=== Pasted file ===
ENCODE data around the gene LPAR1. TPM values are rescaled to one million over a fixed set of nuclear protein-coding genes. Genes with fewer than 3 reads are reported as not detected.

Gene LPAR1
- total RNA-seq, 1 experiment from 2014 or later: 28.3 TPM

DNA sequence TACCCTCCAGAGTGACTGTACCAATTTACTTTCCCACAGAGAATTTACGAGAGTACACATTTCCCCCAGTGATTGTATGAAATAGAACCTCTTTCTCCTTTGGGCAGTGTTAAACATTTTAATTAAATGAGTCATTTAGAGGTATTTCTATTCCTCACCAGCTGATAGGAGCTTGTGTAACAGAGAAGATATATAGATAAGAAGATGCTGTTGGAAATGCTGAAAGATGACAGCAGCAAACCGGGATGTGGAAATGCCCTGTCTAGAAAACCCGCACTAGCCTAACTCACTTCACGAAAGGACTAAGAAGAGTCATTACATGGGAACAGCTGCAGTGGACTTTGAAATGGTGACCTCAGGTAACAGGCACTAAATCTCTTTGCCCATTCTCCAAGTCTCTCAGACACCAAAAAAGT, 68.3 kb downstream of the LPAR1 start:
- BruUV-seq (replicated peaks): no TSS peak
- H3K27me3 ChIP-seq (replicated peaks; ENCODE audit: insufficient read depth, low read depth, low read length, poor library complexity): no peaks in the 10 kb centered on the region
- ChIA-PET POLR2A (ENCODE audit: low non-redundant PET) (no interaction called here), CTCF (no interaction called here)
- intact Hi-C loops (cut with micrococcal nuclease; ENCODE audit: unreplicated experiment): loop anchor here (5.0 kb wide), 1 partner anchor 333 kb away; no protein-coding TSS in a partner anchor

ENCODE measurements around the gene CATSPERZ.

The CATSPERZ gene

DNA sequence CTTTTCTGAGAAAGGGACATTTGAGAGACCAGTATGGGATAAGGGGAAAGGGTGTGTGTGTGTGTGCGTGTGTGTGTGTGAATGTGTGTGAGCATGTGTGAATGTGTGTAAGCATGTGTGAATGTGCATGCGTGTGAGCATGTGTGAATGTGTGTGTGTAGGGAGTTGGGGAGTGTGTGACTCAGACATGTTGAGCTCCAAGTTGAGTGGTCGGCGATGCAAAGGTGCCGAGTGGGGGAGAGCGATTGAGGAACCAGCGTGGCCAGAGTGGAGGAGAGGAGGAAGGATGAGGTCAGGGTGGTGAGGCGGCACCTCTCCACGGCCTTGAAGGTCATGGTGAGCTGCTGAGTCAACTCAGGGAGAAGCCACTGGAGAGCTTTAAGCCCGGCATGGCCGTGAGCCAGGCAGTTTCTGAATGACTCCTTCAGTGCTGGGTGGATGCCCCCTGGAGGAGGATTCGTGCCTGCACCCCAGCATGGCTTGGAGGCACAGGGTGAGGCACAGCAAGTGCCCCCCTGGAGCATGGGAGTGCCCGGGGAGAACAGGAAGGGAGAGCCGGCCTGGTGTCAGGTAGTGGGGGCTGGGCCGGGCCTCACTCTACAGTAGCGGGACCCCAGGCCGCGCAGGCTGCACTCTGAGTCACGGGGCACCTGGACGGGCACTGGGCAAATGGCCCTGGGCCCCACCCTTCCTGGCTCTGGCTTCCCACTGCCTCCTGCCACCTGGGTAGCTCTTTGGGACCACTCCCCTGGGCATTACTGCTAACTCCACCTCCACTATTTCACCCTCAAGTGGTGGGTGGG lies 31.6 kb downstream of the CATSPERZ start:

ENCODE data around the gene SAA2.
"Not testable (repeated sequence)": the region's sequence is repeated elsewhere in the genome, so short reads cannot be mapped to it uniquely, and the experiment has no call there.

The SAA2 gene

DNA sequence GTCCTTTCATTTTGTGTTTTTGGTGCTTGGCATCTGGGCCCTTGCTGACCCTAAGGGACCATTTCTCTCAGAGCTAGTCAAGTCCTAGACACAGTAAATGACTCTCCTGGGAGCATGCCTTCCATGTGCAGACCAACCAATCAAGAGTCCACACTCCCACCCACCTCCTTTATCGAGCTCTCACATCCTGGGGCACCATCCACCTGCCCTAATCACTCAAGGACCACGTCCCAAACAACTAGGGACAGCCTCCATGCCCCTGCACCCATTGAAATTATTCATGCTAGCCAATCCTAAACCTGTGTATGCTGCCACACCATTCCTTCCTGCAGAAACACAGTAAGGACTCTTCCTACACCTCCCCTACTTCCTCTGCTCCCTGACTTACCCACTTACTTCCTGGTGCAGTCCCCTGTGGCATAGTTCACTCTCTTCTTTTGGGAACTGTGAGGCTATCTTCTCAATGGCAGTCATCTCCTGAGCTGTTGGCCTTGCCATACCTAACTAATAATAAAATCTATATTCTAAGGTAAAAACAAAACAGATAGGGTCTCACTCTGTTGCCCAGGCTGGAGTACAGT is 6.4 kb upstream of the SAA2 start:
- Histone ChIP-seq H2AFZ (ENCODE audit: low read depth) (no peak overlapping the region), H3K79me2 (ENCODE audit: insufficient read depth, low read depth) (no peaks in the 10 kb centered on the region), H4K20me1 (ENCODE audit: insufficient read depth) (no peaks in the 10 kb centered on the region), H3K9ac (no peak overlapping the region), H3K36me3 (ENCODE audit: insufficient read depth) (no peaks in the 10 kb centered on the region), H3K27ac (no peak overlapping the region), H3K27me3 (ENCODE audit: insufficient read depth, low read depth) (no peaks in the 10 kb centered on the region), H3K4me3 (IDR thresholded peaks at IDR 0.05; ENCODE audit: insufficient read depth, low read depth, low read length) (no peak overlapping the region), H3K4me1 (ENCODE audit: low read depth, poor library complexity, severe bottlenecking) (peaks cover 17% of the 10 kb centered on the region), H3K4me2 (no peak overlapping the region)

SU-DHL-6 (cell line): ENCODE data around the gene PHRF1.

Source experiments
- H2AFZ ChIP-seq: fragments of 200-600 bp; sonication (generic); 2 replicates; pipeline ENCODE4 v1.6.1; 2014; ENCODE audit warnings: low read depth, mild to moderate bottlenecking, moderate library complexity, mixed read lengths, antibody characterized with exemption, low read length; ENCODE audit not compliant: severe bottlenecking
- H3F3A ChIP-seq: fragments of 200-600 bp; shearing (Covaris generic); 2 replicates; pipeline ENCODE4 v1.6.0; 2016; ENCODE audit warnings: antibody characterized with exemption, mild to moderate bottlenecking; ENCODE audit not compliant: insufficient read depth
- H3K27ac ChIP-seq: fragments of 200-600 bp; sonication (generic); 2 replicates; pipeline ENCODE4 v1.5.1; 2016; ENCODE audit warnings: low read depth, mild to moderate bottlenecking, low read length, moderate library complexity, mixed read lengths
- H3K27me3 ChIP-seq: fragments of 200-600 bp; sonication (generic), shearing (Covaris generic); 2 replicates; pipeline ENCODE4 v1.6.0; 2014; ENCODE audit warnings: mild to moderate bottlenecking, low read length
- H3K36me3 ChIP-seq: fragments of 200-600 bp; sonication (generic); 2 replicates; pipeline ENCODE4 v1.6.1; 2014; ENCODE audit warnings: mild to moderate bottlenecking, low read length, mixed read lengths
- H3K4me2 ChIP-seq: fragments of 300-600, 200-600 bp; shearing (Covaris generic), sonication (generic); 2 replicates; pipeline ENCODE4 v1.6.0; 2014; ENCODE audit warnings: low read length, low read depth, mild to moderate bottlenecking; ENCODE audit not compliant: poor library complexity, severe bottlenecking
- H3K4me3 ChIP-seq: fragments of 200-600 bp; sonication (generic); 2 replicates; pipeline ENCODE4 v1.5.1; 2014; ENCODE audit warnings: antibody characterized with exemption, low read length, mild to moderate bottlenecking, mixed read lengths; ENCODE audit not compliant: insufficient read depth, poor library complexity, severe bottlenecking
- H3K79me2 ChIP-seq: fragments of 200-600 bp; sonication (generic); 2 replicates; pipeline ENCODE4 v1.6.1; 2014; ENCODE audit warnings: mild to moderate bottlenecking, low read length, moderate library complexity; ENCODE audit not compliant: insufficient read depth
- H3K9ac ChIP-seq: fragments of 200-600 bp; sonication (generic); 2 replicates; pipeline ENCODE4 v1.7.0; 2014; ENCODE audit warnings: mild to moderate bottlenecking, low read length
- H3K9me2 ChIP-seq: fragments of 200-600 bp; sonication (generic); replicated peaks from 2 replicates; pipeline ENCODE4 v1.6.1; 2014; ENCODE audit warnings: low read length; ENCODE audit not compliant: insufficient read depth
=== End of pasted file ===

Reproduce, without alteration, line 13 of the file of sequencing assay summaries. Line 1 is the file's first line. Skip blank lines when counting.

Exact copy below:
"Not testable (repeated sequence)": the region's sequence is repeated elsewhere in the genome, so short reads cannot be mapped to it uniquely, and the experiment has no call there.